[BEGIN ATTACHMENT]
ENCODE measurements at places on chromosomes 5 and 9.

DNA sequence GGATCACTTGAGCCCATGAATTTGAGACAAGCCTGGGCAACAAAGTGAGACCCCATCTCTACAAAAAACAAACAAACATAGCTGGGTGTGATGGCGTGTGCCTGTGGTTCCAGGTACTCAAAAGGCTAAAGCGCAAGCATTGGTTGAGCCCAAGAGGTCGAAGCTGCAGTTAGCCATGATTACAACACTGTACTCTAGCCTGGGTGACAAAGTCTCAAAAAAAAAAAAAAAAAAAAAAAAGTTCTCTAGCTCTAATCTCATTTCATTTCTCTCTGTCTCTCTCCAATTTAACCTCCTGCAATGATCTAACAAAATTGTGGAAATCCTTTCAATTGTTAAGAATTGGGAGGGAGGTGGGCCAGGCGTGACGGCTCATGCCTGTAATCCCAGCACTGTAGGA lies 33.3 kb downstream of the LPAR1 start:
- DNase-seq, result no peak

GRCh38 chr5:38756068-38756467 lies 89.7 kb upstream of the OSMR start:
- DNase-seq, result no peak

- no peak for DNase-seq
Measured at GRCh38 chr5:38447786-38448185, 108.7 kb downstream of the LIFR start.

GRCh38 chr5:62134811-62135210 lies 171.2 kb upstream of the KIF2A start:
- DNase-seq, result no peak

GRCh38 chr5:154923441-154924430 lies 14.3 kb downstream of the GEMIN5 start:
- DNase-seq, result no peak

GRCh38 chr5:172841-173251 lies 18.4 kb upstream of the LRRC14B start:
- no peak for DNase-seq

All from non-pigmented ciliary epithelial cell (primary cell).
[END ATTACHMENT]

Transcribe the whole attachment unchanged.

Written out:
ENCODE measurements at places on chromosomes 5 and 9.

DNA sequence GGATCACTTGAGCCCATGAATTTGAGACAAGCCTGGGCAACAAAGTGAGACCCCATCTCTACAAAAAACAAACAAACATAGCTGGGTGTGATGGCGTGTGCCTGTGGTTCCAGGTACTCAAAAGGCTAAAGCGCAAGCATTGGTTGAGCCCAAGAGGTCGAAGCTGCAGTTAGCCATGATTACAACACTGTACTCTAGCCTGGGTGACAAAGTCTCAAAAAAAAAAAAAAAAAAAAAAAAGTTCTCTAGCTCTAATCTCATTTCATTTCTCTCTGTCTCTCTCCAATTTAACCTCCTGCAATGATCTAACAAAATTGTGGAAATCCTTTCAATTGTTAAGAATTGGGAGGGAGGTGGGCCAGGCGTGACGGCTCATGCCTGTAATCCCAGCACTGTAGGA lies 33.3 kb downstream of the LPAR1 start:
- DNase-seq, result no peak

GRCh38 chr5:38756068-38756467 lies 89.7 kb upstream of the OSMR start:
- DNase-seq, result no peak

- no peak for DNase-seq
Measured at GRCh38 chr5:38447786-38448185, 108.7 kb downstream of the LIFR start.

GRCh38 chr5:62134811-62135210 lies 171.2 kb upstream of the KIF2A start:
- DNase-seq, result no peak

GRCh38 chr5:154923441-154924430 lies 14.3 kb downstream of the GEMIN5 start:
- DNase-seq, result no peak

GRCh38 chr5:172841-173251 lies 18.4 kb upstream of the LRRC14B start:
- no peak for DNase-seq

All from non-pigmented ciliary epithelial cell (primary cell).